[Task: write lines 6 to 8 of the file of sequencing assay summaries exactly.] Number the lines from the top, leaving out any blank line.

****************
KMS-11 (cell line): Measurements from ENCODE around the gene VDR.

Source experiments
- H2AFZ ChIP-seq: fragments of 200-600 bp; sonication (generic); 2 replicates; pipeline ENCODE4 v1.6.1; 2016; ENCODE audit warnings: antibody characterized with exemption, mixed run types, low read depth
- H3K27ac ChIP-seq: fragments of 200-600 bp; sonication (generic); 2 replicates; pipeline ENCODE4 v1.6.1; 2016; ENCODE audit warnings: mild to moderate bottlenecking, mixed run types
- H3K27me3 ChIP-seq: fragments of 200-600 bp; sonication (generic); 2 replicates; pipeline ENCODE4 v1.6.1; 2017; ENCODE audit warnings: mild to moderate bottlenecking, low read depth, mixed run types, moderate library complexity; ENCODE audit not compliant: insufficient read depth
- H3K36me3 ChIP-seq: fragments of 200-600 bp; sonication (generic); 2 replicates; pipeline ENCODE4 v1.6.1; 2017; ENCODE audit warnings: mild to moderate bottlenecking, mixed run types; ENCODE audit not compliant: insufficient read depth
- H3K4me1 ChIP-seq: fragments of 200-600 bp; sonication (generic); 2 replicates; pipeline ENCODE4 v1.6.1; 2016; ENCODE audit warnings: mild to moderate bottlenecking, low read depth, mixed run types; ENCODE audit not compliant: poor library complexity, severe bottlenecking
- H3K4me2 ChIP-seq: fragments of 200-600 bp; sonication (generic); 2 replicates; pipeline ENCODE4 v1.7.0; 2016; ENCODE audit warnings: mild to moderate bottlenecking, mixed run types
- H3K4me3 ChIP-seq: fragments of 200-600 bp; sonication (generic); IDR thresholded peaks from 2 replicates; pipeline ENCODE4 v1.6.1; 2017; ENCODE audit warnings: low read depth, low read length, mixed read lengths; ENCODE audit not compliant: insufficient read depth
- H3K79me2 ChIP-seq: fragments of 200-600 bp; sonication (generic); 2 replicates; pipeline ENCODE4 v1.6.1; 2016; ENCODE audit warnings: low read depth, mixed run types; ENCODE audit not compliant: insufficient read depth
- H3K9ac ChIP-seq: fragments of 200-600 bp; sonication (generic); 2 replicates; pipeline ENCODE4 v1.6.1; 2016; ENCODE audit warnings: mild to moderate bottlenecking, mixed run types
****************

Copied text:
- H3K36me3 ChIP-seq: fragments of 200-600 bp; sonication (generic); 2 replicates; pipeline ENCODE4 v1.6.1; 2017; ENCODE audit warnings: mild to moderate bottlenecking, mixed run types; ENCODE audit not compliant: insufficient read depth
- H3K4me1 ChIP-seq: fragments of 200-600 bp; sonication (generic); 2 replicates; pipeline ENCODE4 v1.6.1; 2016; ENCODE audit warnings: mild to moderate bottlenecking, low read depth, mixed run types; ENCODE audit not compliant: poor library complexity, severe bottlenecking
- H3K4me2 ChIP-seq: fragments of 200-600 bp; sonication (generic); 2 replicates; pipeline ENCODE4 v1.7.0; 2016; ENCODE audit warnings: mild to moderate bottlenecking, mixed run types